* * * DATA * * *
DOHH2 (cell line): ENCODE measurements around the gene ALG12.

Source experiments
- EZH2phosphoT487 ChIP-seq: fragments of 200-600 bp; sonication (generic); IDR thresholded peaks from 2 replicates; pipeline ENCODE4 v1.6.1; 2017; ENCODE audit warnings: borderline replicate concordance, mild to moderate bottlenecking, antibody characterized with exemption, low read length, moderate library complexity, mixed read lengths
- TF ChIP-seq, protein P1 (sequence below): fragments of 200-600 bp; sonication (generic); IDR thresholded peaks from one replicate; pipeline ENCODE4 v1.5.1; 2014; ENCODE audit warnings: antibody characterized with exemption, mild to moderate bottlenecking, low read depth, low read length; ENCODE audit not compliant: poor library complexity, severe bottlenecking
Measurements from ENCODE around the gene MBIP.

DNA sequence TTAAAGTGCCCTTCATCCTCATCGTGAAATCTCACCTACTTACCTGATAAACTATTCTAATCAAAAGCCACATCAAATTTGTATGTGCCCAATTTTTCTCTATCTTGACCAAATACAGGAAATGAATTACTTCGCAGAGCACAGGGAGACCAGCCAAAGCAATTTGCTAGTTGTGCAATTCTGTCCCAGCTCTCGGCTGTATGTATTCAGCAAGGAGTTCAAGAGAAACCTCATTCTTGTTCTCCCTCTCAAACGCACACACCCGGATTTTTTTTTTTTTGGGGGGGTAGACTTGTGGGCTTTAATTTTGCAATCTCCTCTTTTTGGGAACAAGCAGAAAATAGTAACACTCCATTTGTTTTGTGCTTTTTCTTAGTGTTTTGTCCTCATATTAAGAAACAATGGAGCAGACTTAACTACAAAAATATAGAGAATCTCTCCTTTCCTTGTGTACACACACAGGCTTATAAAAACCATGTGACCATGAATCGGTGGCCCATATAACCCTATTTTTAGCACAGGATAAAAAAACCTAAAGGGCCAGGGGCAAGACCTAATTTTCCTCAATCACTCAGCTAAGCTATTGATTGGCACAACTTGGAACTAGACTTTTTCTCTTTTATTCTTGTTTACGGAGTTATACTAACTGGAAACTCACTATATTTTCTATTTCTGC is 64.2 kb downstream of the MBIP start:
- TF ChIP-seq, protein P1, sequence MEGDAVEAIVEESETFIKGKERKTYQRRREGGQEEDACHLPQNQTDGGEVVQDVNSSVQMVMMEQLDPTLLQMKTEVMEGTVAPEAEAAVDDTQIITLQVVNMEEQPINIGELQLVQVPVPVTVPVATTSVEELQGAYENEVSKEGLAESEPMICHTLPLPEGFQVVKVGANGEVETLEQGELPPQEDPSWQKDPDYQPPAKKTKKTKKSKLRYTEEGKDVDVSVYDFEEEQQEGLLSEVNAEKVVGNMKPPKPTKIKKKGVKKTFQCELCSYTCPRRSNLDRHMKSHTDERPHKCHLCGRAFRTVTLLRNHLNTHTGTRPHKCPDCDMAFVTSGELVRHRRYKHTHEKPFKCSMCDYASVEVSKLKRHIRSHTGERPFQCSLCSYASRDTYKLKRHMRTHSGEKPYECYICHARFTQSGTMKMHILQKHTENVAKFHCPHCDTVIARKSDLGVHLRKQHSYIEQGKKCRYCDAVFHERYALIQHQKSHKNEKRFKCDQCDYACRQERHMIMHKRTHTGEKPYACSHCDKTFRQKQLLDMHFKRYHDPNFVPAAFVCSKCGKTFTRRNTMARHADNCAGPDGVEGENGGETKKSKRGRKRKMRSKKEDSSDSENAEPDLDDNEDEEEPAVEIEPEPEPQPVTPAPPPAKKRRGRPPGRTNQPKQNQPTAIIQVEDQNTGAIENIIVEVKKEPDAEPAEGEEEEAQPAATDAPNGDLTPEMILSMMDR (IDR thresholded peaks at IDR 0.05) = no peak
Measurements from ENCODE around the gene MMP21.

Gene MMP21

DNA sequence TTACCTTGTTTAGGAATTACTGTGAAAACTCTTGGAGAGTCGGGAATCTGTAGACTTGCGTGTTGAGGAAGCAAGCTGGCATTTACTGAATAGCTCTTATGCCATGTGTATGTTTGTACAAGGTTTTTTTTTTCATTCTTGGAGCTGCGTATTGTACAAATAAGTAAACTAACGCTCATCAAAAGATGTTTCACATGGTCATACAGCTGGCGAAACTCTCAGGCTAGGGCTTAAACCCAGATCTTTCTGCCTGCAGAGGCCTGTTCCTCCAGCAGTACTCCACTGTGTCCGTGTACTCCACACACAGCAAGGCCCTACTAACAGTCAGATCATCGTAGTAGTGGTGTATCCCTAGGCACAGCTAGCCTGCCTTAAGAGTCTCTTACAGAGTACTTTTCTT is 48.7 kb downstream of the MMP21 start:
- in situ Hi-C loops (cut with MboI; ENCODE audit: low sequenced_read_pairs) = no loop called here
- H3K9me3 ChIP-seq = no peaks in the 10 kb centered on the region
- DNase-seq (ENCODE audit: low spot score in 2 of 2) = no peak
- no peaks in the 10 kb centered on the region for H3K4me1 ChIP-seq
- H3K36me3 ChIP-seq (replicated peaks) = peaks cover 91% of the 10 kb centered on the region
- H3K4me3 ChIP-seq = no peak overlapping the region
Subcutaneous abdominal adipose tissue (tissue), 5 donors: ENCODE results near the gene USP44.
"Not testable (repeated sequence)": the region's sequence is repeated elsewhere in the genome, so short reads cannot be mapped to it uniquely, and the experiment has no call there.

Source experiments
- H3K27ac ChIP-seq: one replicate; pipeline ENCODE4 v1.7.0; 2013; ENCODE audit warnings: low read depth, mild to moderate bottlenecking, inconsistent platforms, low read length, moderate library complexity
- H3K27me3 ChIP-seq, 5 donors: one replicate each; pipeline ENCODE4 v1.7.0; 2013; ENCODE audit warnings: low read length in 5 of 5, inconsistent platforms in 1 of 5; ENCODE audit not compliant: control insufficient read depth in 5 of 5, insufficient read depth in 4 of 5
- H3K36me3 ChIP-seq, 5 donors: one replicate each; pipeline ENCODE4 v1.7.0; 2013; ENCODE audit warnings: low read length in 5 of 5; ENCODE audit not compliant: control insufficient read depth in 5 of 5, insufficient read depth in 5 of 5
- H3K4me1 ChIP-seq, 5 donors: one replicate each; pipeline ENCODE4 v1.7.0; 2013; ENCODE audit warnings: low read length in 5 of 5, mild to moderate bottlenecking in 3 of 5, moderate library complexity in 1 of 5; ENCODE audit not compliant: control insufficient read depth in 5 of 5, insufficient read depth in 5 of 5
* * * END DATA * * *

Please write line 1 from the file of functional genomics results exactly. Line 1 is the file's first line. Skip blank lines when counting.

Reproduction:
DOHH2 (cell line): ENCODE measurements around the gene ALG12.